- Now, some people say, “Oh, Janet, you are trying to establish a theocracy.” Wait, no I’m not. The values of the Bible are deeply, inherently conservative by nature, especially when we go to this cornerstone issue. I think a lot of people out there never thought in a million years we’d have to stand in the marketplace of ideas and give a defense of what constitutes a marriage, as one man and one woman. It was one of those universal truths. It’s been there since time immemorial. Cultures that have lasted have been built on that cornerstone institution, cultures that have fallen began to dabble with that.
- In fact, some would say, and I hear this in Washington when I debate gay activists all the time, “Well, look at your own Bible. You had polygamists, for goodness sake!” To which I always say, “Yes. Continue to read, as Paul Harvey said, the rest of the story.” Wherever there was polygamy you had trouble in those households. Go back to what God Himself stated, Jesus reaffirms yet again in the New Testament, no ambiguity on this issue. So what’s at stake here is whether or not we honor God and account to Him or turn our back on God and do what’s right in our own eyes.
- Ankerberg: Craig, when we were brought into the law courts, I was so naïve I actually thought lawyers and judges obeyed the law. And I was shocked to find that the laws that I was thinking they were going to base the case on, in terms of evidence and so on, nobody was talking about that. So I was wondering what in the world are they making their decision on? And what I found, that all the levels going up all the way from the Appellate Court, to the Supreme Court of Texas, to the Supreme Court of the United States, we had lawyers at different phases in terms of our court case, which we won, thanks to your help and a lot of others, but the thing is that the judges actually bring their opinions and worldview to these decisions, okay? We drill them as much as we can, we ask as many questions as we possibly can, but right now those judges are finding things in the Constitution, they’re finding things in the laws, that aren’t there, okay? And they’re getting away with it. And our people want to know, how in the world can that happen, and what can we do about it, and does my vote really count in terms of this topic?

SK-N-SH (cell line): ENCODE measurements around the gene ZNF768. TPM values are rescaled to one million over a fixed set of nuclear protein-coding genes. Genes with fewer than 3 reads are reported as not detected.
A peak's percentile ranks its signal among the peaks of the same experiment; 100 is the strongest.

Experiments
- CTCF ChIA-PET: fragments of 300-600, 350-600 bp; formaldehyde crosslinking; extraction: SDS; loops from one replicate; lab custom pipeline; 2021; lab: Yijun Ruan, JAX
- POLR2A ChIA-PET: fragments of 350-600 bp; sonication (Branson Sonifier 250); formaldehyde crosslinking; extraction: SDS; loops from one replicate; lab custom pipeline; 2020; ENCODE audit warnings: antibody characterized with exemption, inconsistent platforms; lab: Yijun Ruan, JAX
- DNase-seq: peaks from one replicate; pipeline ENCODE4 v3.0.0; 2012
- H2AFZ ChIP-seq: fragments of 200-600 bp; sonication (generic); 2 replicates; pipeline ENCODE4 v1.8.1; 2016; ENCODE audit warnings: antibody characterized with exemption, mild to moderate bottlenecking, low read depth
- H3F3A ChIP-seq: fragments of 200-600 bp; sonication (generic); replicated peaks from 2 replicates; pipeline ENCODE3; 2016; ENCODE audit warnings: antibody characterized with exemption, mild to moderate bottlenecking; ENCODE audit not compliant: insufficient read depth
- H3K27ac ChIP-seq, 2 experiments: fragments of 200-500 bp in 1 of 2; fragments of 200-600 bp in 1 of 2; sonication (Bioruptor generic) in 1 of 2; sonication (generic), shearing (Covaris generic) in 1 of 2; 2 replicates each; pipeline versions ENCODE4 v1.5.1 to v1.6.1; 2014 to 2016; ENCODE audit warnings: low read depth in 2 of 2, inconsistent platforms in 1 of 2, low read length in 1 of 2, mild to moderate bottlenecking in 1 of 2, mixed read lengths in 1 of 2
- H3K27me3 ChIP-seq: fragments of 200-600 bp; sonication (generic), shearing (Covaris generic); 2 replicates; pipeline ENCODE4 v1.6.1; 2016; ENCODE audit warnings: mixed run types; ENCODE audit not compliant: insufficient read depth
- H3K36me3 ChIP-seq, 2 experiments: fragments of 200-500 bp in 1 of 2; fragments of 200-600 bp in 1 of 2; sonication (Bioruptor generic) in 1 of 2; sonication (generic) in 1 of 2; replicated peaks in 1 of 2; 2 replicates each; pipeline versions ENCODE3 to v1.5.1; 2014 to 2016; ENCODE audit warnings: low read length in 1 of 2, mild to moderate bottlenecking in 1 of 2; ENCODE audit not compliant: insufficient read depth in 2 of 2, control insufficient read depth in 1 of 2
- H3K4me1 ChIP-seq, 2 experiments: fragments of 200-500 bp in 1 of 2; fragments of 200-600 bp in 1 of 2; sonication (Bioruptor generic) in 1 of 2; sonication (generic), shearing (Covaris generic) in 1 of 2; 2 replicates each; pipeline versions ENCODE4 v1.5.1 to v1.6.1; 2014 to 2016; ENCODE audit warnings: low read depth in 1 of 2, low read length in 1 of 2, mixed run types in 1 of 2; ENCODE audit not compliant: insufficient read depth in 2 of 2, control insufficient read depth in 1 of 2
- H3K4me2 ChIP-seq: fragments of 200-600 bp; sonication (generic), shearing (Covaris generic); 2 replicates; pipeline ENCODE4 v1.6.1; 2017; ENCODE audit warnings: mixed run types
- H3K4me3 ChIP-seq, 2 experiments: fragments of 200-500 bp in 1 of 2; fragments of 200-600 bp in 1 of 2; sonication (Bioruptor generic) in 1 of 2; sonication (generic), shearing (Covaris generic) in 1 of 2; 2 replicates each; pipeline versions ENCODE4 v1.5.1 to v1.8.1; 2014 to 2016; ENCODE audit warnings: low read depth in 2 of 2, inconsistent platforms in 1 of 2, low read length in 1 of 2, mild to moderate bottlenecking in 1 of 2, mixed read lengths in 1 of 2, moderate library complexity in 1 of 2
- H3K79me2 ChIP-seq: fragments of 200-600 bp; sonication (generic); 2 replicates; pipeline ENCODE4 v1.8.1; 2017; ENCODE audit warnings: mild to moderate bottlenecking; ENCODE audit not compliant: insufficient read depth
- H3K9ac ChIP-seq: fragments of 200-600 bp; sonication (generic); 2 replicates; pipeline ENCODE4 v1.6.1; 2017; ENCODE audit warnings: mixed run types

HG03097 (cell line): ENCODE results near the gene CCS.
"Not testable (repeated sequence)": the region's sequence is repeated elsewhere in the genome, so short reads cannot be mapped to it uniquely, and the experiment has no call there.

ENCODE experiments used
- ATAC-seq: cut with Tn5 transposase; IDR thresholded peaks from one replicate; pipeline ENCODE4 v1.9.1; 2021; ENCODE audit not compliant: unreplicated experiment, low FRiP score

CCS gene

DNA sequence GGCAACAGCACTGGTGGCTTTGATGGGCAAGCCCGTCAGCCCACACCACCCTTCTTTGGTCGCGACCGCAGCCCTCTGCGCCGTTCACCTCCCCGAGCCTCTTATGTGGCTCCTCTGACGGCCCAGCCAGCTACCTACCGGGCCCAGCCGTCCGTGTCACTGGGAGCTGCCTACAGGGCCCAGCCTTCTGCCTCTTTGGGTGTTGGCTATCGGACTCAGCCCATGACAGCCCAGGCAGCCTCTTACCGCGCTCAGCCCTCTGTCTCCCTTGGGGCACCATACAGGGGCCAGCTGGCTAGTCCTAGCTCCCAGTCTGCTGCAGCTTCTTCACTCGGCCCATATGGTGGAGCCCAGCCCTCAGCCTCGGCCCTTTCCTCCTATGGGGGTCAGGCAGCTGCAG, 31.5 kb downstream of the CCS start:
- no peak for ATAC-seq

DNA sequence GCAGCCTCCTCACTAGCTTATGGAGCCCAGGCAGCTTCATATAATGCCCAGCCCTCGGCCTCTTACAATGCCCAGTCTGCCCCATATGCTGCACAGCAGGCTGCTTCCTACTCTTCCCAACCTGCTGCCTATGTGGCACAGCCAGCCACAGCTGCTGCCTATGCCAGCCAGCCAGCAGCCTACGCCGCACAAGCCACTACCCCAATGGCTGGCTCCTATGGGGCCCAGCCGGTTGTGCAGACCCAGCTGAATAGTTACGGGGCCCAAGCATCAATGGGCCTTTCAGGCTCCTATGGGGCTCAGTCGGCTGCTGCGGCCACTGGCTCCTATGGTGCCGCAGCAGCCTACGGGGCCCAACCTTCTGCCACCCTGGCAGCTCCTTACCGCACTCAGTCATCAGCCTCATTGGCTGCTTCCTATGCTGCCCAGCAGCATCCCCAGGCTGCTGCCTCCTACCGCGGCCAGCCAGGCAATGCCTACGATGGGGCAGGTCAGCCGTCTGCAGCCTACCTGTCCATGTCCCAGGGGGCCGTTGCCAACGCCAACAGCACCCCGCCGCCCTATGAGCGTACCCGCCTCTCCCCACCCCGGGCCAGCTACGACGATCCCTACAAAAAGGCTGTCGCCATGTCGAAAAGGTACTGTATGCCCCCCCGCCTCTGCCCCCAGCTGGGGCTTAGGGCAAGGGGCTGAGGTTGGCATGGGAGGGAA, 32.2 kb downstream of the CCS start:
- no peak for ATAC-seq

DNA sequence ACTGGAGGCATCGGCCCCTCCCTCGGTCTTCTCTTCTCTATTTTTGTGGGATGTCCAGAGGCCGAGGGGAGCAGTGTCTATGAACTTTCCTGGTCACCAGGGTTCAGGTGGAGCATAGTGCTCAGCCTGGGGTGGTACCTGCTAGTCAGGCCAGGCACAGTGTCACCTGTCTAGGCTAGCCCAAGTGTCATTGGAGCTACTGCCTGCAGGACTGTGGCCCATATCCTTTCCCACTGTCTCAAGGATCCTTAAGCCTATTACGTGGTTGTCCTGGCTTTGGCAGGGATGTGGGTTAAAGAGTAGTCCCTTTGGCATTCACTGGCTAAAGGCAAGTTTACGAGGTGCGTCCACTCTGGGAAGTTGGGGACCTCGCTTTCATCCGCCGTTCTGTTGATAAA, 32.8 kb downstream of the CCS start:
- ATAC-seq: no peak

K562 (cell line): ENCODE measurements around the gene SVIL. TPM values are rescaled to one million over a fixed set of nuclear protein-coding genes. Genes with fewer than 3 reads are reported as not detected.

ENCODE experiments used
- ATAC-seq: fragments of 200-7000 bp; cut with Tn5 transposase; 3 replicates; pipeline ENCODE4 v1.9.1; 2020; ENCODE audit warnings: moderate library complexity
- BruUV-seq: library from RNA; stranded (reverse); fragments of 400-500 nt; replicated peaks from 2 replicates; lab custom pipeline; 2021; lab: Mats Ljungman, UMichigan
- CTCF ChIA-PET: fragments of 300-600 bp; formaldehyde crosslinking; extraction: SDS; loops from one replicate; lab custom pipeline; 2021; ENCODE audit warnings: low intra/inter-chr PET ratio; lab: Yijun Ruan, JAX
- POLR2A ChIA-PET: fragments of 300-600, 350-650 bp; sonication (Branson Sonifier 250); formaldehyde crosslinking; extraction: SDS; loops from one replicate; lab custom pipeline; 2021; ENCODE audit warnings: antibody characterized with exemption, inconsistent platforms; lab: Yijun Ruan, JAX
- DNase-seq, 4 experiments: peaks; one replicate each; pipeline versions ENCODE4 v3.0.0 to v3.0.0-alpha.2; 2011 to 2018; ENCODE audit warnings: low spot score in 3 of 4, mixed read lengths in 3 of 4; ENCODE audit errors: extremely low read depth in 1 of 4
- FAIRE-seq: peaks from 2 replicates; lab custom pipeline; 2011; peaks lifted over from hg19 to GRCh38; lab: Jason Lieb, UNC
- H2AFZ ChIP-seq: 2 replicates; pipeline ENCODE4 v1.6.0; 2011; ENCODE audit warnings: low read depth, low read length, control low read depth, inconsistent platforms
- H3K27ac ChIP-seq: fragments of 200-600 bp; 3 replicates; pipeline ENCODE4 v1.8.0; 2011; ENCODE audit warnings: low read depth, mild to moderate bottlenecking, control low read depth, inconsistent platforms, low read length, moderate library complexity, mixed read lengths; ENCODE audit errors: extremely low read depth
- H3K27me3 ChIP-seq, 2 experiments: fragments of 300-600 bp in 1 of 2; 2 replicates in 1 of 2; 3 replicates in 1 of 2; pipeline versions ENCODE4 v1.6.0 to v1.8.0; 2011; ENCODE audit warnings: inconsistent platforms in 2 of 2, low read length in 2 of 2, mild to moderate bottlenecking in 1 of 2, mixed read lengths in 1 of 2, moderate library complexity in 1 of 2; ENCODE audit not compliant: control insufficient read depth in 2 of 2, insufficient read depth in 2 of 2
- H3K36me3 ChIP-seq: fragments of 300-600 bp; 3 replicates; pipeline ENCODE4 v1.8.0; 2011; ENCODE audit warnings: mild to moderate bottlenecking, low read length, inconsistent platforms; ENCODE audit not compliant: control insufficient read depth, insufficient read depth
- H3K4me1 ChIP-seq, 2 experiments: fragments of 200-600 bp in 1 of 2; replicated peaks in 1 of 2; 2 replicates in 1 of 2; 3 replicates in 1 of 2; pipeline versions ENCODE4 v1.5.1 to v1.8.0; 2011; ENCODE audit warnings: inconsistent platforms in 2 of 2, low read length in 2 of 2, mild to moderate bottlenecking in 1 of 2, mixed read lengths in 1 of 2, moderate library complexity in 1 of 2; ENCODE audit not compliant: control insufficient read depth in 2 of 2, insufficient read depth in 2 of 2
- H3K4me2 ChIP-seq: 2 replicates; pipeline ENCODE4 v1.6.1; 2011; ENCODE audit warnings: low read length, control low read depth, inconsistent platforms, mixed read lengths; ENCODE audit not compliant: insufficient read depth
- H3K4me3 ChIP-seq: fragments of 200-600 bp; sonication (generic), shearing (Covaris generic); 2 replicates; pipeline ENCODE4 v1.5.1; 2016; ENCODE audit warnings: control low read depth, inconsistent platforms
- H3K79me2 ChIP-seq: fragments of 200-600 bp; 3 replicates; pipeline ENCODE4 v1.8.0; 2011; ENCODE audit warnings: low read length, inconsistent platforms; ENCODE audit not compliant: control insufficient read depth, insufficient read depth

- Craig Parshall: Let me give you a little bit of experience from the perspective of my practice. I was a trial lawyer for about 30 years before I came to the National Religious Broadcasters to join their great organization to be their lawyer from the inside now to help their organization and broadcasters like you. When you’re in front of a jury as a trial lawyer, you want a jury that’s really going to listen to your evidence. And so you have something called a vore dire when you pick a jury and you ask them some questions. Mr. Jones, Mrs. Brown, how do you feel about my client? How do you feel about the case? Would you be objective and neutral about the outcome until you hear all the evidence come in?
- Well, selecting judges is pretty much the same thing. When you are picking a jury as a trial lawyer, you don’t always base your decision on what they tell you. You look at their background and you’re given a backgrounder on each of the jurors, and if you see a worldview that this person has had their whole life, it’s unlikely you’re going to change their minds during the course of the trial. The evidence will not be heard by them, won’t be considered, because their presuppositions philosophically, religiously, and so forth will shape the outcome. Judges are the same thing. Judges don’t like to talk about this, but the reality is they don’t shed their personal philosophy at those great columns of the Supreme Court or the federal courts around the country. They’re bringing them to bear. So the larger the question, the more abstract the question in terms of great constitutional issues, the more you see the personal philosophy. I want a judge who’s going to be hedged in by a philosophy that says, “I will judge the Constitution based on the text of the words and the Founders’ intentions and nothing else.” What you find, unfortunately, as in California, the State Supreme judges there rendered a decision that reads more like sociology textbook or the ramblings of a social scientist then it does of a judge bound by the facts and by the law.
- Ankerberg: Frank, some people would say, “You know, we don’t have to go back to the way the Constitution was originally written. I mean, we’ve got a new society today, new ideas. You know, it’s okay to change some things, isn’t it?”
- Frank Wright: You know, that’s a popular notion, but when you are talking about law, the idea that law is something that changes based on who’s in power turns government, turns governing into totally power politics game. It’s all about who’s got the political muscle, who’s got the wealth in the society to obtain that muscle. And so what you end up with is an oligarchy in which the most powerful in the society dictate the rules.